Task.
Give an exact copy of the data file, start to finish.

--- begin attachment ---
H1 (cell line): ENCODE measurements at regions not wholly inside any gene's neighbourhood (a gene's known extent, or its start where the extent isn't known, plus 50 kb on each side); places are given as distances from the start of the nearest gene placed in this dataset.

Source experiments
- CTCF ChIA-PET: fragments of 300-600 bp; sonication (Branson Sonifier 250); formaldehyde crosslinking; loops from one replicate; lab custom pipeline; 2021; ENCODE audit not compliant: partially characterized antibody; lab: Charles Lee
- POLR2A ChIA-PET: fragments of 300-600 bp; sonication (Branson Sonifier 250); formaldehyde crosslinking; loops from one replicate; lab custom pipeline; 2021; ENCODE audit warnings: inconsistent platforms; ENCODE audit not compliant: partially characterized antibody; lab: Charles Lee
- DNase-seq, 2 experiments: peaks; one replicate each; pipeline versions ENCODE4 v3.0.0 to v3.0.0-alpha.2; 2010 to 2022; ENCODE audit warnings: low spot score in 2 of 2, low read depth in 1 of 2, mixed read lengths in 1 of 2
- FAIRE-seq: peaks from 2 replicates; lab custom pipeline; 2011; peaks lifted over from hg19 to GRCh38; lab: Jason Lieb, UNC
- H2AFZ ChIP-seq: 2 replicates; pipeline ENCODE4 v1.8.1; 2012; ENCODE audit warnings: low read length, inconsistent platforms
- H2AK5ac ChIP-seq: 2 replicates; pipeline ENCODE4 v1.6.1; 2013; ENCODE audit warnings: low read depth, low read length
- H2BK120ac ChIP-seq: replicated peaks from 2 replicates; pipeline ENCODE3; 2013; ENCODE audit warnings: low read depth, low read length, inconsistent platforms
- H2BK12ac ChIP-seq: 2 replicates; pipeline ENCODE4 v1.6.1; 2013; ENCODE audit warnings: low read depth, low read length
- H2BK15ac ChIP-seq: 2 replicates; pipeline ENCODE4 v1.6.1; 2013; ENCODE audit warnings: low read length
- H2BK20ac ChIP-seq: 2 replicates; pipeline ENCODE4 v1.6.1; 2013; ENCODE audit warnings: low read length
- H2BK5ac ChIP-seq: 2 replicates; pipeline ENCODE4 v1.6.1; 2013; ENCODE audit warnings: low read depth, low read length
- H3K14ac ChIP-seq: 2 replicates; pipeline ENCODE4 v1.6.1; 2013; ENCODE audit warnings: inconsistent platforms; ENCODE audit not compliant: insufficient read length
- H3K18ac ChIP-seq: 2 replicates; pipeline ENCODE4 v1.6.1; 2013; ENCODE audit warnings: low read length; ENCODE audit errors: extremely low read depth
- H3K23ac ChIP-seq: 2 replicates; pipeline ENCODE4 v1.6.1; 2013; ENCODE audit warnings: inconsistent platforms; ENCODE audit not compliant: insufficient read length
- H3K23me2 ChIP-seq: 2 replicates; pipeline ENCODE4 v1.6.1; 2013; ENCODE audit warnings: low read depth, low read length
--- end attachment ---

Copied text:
H1 (cell line): ENCODE measurements at regions not wholly inside any gene's neighbourhood (a gene's known extent, or its start where the extent isn't known, plus 50 kb on each side); places are given as distances from the start of the nearest gene placed in this dataset.

Source experiments
- CTCF ChIA-PET: fragments of 300-600 bp; sonication (Branson Sonifier 250); formaldehyde crosslinking; loops from one replicate; lab custom pipeline; 2021; ENCODE audit not compliant: partially characterized antibody; lab: Charles Lee
- POLR2A ChIA-PET: fragments of 300-600 bp; sonication (Branson Sonifier 250); formaldehyde crosslinking; loops from one replicate; lab custom pipeline; 2021; ENCODE audit warnings: inconsistent platforms; ENCODE audit not compliant: partially characterized antibody; lab: Charles Lee
- DNase-seq, 2 experiments: peaks; one replicate each; pipeline versions ENCODE4 v3.0.0 to v3.0.0-alpha.2; 2010 to 2022; ENCODE audit warnings: low spot score in 2 of 2, low read depth in 1 of 2, mixed read lengths in 1 of 2
- FAIRE-seq: peaks from 2 replicates; lab custom pipeline; 2011; peaks lifted over from hg19 to GRCh38; lab: Jason Lieb, UNC
- H2AFZ ChIP-seq: 2 replicates; pipeline ENCODE4 v1.8.1; 2012; ENCODE audit warnings: low read length, inconsistent platforms
- H2AK5ac ChIP-seq: 2 replicates; pipeline ENCODE4 v1.6.1; 2013; ENCODE audit warnings: low read depth, low read length
- H2BK120ac ChIP-seq: replicated peaks from 2 replicates; pipeline ENCODE3; 2013; ENCODE audit warnings: low read depth, low read length, inconsistent platforms
- H2BK12ac ChIP-seq: 2 replicates; pipeline ENCODE4 v1.6.1; 2013; ENCODE audit warnings: low read depth, low read length
- H2BK15ac ChIP-seq: 2 replicates; pipeline ENCODE4 v1.6.1; 2013; ENCODE audit warnings: low read length
- H2BK20ac ChIP-seq: 2 replicates; pipeline ENCODE4 v1.6.1; 2013; ENCODE audit warnings: low read length
- H2BK5ac ChIP-seq: 2 replicates; pipeline ENCODE4 v1.6.1; 2013; ENCODE audit warnings: low read depth, low read length
- H3K14ac ChIP-seq: 2 replicates; pipeline ENCODE4 v1.6.1; 2013; ENCODE audit warnings: inconsistent platforms; ENCODE audit not compliant: insufficient read length
- H3K18ac ChIP-seq: 2 replicates; pipeline ENCODE4 v1.6.1; 2013; ENCODE audit warnings: low read length; ENCODE audit errors: extremely low read depth
- H3K23ac ChIP-seq: 2 replicates; pipeline ENCODE4 v1.6.1; 2013; ENCODE audit warnings: inconsistent platforms; ENCODE audit not compliant: insufficient read length
- H3K23me2 ChIP-seq: 2 replicates; pipeline ENCODE4 v1.6.1; 2013; ENCODE audit warnings: low read depth, low read length